- spend £11,000 per year and you will receive £60 on the free Platinum Cashback Everyday and £62.50 on the Platinum Cashback card after adjusting for the £25 fee – the paid card wins
But, but, but ….
Here is the amusing thing. If you would be happy accepting Sainsbury’s, Argos or eBay credit instead of cash, you would be better off getting neither of these cards and applying for the free British Airways American Express card or the free Barclaycard Avios Mastercard.
Both of these cards earn 1 Avios point per £1 spent. 1 Avios converts into 1.33 Nectar points, worth 0.66p.
Going back to our two examples above:
- spend £9,000 per year on the free British Airways American Express card or the Barclaycard Avios Mastercard and you’d receive 9,000 Avios which convert into 12,000 Nectar points, worth £60 to spend in Sainsbury’s, Argos or eBay
- spend £11,000 per year on the free British Airways American Express card or the Barclaycard Avios Mastercard and you’d receive 11,000 Avios which convert into 14,666 Nectar points, worth £73 to spend in Sainsbury’s, Argos or eBay
Both of these examples beat the cashback you receive from the American Express Platinum Cashback cards, although Nectar points are clearly not as flexible as cash.
In addition, the free Barclaycard Avios Mastercard has the added benefit of being more widely accepted than an American Express card.
What are the rules for getting the sign-up bonus on an Amex cashback card?
Most HfP readers will not qualify for the sign-up bonus, unfortunately.
The bonus is only available to customers who have not held a personal American Express card in the previous 24 months. This article looks at which Amex sign-up bonuses you may still be eligible for.
You will definitely receive the bonus if you are only a supplementary cardholder on someone else’s American Express card. As far as Amex is concerned, that card belongs to the primarily cardholder and does not make you an ‘existing cardholder’.
If you do not qualify for the bonus, you can still apply. You still receive the other card benefits.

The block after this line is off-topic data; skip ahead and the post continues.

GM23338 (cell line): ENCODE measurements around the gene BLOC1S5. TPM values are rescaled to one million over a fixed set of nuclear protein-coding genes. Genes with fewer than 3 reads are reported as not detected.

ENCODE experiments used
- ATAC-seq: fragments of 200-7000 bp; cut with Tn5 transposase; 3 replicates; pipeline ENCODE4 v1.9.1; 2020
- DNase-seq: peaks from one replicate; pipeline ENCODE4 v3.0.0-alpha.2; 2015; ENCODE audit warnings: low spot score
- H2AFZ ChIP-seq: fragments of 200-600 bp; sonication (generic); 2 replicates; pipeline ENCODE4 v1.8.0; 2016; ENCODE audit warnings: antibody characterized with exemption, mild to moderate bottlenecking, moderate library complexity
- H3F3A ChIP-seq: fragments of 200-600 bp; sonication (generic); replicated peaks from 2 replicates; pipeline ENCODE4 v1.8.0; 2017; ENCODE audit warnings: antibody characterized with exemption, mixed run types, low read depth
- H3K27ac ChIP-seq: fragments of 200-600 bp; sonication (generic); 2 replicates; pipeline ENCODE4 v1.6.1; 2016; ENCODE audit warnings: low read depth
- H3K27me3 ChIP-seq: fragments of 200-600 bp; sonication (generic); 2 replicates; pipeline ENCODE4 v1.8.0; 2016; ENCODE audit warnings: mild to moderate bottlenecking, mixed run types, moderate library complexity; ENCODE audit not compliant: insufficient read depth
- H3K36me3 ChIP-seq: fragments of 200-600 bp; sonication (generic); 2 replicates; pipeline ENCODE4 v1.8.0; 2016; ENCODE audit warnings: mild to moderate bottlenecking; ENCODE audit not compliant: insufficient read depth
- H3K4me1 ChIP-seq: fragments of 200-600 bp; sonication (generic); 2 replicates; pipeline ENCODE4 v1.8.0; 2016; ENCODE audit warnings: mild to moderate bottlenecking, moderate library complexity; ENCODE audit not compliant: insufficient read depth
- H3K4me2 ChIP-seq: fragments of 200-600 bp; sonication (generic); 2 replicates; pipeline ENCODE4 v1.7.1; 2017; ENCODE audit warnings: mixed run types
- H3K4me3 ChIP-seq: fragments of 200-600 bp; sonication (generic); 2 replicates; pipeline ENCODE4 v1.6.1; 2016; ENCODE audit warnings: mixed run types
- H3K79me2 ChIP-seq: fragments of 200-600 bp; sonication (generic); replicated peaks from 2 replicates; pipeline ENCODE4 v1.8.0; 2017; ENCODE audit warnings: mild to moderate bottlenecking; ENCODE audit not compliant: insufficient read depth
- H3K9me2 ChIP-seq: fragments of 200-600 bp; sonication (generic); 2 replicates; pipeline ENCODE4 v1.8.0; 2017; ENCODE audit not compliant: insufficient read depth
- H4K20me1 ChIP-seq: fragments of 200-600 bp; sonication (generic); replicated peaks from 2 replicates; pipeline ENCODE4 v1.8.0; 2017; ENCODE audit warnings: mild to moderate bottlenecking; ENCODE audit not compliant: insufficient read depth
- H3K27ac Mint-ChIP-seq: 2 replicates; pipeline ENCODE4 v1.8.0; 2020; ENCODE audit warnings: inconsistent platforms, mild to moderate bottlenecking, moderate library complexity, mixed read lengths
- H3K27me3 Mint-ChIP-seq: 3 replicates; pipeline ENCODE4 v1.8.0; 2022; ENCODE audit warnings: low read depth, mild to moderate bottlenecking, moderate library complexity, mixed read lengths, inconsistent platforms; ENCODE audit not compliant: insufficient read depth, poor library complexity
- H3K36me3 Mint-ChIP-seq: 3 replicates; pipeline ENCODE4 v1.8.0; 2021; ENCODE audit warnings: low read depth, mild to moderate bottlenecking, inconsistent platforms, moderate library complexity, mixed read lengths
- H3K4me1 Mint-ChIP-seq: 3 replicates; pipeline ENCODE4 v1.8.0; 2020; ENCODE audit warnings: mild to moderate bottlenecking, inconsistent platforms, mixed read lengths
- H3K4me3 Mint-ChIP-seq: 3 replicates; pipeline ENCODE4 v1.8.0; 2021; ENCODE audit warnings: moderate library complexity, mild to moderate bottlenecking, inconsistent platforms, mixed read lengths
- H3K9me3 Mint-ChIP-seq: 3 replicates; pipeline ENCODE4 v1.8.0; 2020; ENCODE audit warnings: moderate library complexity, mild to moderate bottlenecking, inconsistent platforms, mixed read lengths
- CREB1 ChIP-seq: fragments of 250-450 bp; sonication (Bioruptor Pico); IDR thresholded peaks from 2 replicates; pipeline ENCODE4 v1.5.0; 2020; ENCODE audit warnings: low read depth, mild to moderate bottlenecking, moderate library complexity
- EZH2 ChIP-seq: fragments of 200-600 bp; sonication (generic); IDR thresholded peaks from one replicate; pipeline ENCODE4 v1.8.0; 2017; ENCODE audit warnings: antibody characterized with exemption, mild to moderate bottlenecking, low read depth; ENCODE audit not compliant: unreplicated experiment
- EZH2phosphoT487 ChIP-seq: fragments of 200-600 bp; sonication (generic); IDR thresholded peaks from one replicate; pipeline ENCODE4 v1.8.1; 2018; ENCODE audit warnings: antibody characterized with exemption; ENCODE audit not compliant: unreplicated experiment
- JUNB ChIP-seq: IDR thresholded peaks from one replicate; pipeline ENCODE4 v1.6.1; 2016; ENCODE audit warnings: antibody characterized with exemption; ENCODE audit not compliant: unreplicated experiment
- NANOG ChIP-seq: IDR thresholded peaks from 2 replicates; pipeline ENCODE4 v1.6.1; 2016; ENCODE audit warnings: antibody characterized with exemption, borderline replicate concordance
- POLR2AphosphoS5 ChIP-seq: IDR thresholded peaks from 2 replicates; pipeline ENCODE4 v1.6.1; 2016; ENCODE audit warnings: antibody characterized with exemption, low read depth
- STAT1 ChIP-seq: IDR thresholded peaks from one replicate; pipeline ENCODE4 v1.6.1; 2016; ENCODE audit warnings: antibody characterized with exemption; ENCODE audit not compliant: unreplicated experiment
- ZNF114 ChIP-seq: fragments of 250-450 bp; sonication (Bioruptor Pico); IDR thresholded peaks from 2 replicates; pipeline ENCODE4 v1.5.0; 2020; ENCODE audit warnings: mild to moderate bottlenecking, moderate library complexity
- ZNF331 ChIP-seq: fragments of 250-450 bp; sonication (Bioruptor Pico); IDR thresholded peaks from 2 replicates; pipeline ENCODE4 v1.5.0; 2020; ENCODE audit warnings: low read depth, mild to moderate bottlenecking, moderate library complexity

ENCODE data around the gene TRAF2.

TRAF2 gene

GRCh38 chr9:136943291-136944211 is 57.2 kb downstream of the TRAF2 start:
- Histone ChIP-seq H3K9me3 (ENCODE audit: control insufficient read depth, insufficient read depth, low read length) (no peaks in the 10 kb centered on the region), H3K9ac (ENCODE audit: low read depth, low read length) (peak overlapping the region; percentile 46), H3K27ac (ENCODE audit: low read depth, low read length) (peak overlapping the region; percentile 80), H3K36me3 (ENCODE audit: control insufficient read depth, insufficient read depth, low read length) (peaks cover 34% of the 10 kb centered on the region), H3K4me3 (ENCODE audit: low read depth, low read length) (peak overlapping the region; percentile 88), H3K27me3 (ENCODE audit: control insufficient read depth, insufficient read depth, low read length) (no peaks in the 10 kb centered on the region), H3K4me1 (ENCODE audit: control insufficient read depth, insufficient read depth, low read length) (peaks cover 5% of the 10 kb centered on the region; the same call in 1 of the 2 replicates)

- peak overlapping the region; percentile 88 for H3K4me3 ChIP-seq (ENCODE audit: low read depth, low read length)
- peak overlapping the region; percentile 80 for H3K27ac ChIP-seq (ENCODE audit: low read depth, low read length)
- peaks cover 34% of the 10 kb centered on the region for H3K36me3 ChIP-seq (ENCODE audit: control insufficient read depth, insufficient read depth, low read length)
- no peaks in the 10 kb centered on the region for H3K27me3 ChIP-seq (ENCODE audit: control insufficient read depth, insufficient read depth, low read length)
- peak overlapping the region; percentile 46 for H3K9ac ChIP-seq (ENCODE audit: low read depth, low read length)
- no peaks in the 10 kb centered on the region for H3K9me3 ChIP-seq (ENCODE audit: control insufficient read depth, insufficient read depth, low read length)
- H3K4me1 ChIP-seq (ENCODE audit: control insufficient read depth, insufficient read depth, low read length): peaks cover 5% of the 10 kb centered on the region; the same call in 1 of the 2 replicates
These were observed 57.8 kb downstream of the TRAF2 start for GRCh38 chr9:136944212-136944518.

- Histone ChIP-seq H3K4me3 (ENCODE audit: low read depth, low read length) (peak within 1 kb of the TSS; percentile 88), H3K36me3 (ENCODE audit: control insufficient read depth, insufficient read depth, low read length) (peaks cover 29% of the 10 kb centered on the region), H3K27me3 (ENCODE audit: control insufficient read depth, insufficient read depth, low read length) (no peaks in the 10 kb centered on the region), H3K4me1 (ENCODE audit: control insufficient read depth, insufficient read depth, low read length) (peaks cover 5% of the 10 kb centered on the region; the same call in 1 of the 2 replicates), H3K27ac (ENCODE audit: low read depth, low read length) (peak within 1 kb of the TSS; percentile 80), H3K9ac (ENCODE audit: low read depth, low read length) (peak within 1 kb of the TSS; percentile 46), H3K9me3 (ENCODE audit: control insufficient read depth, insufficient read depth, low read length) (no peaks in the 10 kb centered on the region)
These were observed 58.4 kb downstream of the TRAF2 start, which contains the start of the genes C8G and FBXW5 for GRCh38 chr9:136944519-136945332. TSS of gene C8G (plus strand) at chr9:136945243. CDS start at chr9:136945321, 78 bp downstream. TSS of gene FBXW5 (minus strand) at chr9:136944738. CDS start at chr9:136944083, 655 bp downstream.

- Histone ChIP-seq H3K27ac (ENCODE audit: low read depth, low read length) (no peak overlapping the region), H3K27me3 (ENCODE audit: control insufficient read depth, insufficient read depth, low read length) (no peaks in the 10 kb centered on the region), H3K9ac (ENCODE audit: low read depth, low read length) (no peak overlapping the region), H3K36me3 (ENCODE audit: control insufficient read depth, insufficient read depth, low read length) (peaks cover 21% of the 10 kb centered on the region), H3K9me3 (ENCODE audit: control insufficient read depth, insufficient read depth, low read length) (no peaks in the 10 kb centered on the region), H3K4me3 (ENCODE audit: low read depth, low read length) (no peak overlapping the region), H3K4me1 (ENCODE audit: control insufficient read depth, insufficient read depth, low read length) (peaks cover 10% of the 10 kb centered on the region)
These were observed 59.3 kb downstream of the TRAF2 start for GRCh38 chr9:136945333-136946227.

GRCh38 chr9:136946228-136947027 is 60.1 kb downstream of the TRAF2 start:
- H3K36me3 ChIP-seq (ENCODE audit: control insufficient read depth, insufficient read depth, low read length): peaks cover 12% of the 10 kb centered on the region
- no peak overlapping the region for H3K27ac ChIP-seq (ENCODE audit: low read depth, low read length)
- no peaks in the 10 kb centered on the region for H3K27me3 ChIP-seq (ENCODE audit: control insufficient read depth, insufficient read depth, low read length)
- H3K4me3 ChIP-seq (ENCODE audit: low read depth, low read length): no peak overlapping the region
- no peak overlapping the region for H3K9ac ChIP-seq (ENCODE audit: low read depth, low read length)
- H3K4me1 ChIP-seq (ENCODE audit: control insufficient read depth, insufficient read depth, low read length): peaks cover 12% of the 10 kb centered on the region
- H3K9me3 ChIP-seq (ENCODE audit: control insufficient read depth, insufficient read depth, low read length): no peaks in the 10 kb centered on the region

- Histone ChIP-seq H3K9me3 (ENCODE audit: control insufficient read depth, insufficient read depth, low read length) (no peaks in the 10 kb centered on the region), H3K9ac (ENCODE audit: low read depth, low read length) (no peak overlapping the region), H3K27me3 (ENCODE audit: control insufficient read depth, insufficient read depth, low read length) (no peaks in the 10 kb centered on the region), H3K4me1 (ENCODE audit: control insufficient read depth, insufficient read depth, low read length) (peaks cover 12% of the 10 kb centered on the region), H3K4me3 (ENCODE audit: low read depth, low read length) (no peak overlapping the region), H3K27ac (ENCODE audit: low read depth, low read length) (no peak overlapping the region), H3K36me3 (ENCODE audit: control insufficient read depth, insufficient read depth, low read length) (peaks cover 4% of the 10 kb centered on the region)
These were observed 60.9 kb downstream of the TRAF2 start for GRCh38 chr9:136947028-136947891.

What more should I know about the Amex cashback cards?
You do not receive your cashback month by month. Instead, it is paid onto your Amex statement at the end of each card year.
However, this does not mean that it is more difficult to cancel the cashback card with the £25 fee. This is because Amex will refund your fee, pro-rata, when you cancel.
If you feel like dropping the card at any point, wait until the start of your next card year when the cashback from the previous year will arrive. You can then cancel, and should get back at least £23 of your £25 fee as a pro-rata refund.
You can apply for the card with a minimum personal income of just £20,000.
What alternative cards are worth a look?
The American Express Platinum Cashback cards are the highest paying cashback cards currently available in the UK.
However, American Express is not accepted everywhere, and you will need a Visa or Mastercard as a fall-back option.
Here are some typical earning rates for general spending, although you may earn more for spending at the company which issues the card:
- the John Lewis Partnership card pays 0.25% in vouchers
- the Barclaycard Rewards card pays 0.25% in cash and has 0% FX fees
- the Lloyds Bank Cashback card pays 0.25% to 0.5% in cash
- the Marks & Spencer card pays 0.2% in vouchers
- the Sainsbury’s Nectar card pays 0.1% in Nectar points
As we mentioned above, the best Visa / Mastercard solution is the free Barclaycard Avios Mastercard. Convert your Avios to Nectar and you are getting 0.66% back in Nectar points.
Where do I apply?
The application form for the Amex Platinum Cashback credit card (£25 fee) is here.
The application form for the Amex Platinum Cashback Everyday credit card (no fee) is here.
Disclaimer: Head for Points is a journalistic website. Nothing here should be construed as financial advice, and it is your own responsibility to ensure that any product is right for your circumstances. Recommendations are based primarily on the ability to earn miles and points. The site discusses products offered by lenders but is not a lender itself. Robert Burgess, trading as Head for Points, is regulated and authorised by the Financial Conduct Authority to act as an independent credit broker.